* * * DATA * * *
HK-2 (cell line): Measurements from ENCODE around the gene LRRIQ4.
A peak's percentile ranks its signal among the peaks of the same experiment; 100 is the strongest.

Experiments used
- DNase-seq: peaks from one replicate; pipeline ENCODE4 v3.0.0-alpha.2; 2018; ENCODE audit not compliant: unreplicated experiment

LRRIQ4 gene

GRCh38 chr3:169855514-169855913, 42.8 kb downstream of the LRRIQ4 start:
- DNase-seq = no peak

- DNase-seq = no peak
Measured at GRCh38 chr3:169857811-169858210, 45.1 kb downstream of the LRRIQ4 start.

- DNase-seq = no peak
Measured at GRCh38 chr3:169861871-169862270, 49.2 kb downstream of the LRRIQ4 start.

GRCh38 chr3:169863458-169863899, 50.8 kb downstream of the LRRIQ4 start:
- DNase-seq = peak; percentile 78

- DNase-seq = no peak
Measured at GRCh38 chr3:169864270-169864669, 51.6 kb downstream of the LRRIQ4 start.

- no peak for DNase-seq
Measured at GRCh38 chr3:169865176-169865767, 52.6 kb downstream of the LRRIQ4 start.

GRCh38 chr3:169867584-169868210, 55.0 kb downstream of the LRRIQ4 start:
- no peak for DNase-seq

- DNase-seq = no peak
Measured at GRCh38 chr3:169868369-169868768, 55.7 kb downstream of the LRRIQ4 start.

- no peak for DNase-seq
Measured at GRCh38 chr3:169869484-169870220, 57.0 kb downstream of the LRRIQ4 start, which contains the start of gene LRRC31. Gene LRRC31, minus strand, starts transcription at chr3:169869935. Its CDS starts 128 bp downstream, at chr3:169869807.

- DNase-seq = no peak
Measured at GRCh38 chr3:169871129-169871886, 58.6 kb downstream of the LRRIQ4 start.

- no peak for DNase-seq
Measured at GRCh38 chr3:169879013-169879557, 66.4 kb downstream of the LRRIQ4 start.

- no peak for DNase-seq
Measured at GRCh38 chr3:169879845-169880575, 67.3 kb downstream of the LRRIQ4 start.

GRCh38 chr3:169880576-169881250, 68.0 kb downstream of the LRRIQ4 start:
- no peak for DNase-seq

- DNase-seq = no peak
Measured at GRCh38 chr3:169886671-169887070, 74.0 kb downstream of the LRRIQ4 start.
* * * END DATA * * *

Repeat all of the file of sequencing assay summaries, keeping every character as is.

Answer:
HK-2 (cell line): Measurements from ENCODE around the gene LRRIQ4.
A peak's percentile ranks its signal among the peaks of the same experiment; 100 is the strongest.

Experiments used
- DNase-seq: peaks from one replicate; pipeline ENCODE4 v3.0.0-alpha.2; 2018; ENCODE audit not compliant: unreplicated experiment

LRRIQ4 gene

GRCh38 chr3:169855514-169855913, 42.8 kb downstream of the LRRIQ4 start:
- DNase-seq = no peak

- DNase-seq = no peak
Measured at GRCh38 chr3:169857811-169858210, 45.1 kb downstream of the LRRIQ4 start.

- DNase-seq = no peak
Measured at GRCh38 chr3:169861871-169862270, 49.2 kb downstream of the LRRIQ4 start.

GRCh38 chr3:169863458-169863899, 50.8 kb downstream of the LRRIQ4 start:
- DNase-seq = peak; percentile 78

- DNase-seq = no peak
Measured at GRCh38 chr3:169864270-169864669, 51.6 kb downstream of the LRRIQ4 start.

- no peak for DNase-seq
Measured at GRCh38 chr3:169865176-169865767, 52.6 kb downstream of the LRRIQ4 start.

GRCh38 chr3:169867584-169868210, 55.0 kb downstream of the LRRIQ4 start:
- no peak for DNase-seq

- DNase-seq = no peak
Measured at GRCh38 chr3:169868369-169868768, 55.7 kb downstream of the LRRIQ4 start.

- no peak for DNase-seq
Measured at GRCh38 chr3:169869484-169870220, 57.0 kb downstream of the LRRIQ4 start, which contains the start of gene LRRC31. Gene LRRC31, minus strand, starts transcription at chr3:169869935. Its CDS starts 128 bp downstream, at chr3:169869807.

- DNase-seq = no peak
Measured at GRCh38 chr3:169871129-169871886, 58.6 kb downstream of the LRRIQ4 start.

- no peak for DNase-seq
Measured at GRCh38 chr3:169879013-169879557, 66.4 kb downstream of the LRRIQ4 start.

- no peak for DNase-seq
Measured at GRCh38 chr3:169879845-169880575, 67.3 kb downstream of the LRRIQ4 start.

GRCh38 chr3:169880576-169881250, 68.0 kb downstream of the LRRIQ4 start:
- no peak for DNase-seq

- DNase-seq = no peak
Measured at GRCh38 chr3:169886671-169887070, 74.0 kb downstream of the LRRIQ4 start.